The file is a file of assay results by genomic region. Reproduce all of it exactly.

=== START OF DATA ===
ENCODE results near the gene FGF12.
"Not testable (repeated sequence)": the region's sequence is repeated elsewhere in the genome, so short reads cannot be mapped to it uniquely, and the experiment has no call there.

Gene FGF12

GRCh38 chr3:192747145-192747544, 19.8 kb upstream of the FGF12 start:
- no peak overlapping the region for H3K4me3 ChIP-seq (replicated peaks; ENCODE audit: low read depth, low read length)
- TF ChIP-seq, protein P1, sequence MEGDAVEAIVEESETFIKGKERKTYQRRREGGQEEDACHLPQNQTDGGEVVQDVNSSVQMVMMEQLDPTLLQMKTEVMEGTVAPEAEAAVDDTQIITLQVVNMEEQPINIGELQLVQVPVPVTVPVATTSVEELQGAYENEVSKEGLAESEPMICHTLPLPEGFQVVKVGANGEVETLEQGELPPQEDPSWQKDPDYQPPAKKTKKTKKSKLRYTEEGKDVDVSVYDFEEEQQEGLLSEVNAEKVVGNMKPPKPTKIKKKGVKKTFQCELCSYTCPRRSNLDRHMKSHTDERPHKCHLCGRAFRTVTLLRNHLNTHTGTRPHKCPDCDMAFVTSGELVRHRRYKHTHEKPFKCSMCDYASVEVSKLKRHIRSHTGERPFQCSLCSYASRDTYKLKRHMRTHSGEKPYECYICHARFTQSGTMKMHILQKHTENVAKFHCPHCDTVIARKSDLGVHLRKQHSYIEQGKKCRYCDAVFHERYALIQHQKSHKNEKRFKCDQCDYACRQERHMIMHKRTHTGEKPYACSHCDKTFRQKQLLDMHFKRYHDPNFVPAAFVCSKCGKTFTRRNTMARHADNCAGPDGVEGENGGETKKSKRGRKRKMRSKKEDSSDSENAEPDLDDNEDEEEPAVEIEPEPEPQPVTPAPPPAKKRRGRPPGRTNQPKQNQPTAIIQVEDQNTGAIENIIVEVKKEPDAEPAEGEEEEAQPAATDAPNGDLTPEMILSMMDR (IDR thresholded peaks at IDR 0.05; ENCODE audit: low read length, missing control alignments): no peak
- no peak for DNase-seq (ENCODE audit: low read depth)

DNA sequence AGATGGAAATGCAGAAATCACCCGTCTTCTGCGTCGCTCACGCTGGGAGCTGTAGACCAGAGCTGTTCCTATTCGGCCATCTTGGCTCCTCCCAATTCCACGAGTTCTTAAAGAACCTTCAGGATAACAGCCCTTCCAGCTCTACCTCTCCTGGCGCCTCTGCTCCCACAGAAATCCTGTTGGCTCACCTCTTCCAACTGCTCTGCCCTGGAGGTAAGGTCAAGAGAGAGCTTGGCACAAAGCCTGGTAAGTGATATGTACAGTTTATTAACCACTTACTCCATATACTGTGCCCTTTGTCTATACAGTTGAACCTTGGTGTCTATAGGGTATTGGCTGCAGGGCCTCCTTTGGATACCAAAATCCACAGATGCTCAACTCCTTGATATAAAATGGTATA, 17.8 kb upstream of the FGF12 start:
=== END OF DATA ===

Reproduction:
ENCODE results near the gene FGF12.
"Not testable (repeated sequence)": the region's sequence is repeated elsewhere in the genome, so short reads cannot be mapped to it uniquely, and the experiment has no call there.

Gene FGF12

GRCh38 chr3:192747145-192747544, 19.8 kb upstream of the FGF12 start:
- no peak overlapping the region for H3K4me3 ChIP-seq (replicated peaks; ENCODE audit: low read depth, low read length)
- TF ChIP-seq, protein P1, sequence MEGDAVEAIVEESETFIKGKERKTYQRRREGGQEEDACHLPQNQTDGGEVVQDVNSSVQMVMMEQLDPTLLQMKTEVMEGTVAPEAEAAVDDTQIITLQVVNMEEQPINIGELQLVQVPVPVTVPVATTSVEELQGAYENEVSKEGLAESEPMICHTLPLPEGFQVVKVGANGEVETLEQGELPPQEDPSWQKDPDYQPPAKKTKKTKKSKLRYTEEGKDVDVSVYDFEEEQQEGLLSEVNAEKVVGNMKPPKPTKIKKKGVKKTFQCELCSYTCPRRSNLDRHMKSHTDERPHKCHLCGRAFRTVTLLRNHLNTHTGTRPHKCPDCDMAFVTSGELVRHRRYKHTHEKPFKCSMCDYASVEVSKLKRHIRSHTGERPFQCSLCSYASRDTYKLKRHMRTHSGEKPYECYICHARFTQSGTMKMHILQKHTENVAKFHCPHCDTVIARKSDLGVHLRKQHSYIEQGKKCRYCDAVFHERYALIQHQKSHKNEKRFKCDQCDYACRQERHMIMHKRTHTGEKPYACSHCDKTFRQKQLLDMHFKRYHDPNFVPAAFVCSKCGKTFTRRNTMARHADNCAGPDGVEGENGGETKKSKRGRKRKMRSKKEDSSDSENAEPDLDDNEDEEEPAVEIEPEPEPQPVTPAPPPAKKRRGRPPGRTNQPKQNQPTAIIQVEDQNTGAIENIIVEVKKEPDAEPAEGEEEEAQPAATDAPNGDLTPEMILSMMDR (IDR thresholded peaks at IDR 0.05; ENCODE audit: low read length, missing control alignments): no peak
- no peak for DNase-seq (ENCODE audit: low read depth)

DNA sequence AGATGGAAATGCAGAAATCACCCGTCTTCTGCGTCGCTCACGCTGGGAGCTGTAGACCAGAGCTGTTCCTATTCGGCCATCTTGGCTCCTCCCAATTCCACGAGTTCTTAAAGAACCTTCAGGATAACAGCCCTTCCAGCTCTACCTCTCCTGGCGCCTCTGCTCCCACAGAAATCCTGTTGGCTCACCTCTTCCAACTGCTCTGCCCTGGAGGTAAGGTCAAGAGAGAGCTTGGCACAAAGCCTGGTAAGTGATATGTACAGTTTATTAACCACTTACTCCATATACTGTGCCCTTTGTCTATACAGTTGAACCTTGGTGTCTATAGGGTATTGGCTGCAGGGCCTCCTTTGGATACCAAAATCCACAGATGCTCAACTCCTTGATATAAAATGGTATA, 17.8 kb upstream of the FGF12 start: